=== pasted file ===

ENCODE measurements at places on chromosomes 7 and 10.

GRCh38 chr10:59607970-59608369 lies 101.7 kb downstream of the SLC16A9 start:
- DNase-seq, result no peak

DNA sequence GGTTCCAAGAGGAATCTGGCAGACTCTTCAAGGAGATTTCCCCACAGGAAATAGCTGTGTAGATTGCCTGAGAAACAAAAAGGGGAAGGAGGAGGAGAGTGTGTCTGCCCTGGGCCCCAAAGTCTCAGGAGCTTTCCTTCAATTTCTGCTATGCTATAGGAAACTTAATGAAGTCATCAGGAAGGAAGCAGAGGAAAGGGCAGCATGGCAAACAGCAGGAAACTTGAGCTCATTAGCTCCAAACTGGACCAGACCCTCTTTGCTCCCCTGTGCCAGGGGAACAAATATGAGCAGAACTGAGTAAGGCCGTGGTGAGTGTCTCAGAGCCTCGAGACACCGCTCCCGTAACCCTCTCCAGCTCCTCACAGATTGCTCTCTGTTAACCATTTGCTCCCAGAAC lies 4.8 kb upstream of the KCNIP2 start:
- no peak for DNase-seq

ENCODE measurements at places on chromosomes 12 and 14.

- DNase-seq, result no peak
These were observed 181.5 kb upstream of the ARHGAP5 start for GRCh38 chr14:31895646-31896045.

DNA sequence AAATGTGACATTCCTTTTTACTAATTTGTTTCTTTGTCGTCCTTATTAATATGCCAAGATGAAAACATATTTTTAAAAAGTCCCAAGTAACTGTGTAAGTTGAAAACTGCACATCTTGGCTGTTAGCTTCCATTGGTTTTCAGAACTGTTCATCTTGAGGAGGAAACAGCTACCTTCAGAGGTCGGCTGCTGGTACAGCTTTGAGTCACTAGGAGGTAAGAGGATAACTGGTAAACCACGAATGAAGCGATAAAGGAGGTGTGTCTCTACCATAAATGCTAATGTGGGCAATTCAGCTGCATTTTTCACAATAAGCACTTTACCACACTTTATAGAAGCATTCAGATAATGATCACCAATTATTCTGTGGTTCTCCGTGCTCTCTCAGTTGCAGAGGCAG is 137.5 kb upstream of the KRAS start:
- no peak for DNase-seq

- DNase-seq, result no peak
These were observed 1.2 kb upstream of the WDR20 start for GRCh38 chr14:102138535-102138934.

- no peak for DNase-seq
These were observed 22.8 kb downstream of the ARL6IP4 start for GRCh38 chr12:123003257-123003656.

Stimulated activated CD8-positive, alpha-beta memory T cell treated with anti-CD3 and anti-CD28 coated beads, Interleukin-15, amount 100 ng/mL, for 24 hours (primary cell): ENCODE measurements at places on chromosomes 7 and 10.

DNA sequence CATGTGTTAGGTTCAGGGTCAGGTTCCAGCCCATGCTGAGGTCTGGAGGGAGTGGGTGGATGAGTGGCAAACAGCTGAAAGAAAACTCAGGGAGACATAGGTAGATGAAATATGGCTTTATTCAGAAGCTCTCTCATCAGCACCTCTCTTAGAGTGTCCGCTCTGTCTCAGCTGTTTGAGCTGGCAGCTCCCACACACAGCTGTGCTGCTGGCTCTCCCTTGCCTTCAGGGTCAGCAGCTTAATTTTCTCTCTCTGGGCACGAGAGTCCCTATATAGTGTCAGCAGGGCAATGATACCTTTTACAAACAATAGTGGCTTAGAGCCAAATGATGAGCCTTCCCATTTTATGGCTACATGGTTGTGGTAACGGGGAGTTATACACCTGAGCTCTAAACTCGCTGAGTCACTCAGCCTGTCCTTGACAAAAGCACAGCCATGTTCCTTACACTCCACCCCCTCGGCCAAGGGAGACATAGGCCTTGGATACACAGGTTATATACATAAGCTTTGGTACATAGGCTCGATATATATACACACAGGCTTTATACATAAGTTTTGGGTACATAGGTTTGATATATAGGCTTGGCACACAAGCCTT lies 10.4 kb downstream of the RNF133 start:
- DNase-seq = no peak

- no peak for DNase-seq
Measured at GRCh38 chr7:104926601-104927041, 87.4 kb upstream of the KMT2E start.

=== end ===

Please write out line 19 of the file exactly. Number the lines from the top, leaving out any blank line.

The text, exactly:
Measured at GRCh38 chr7:104926601-104927041, 87.4 kb upstream of the KMT2E start.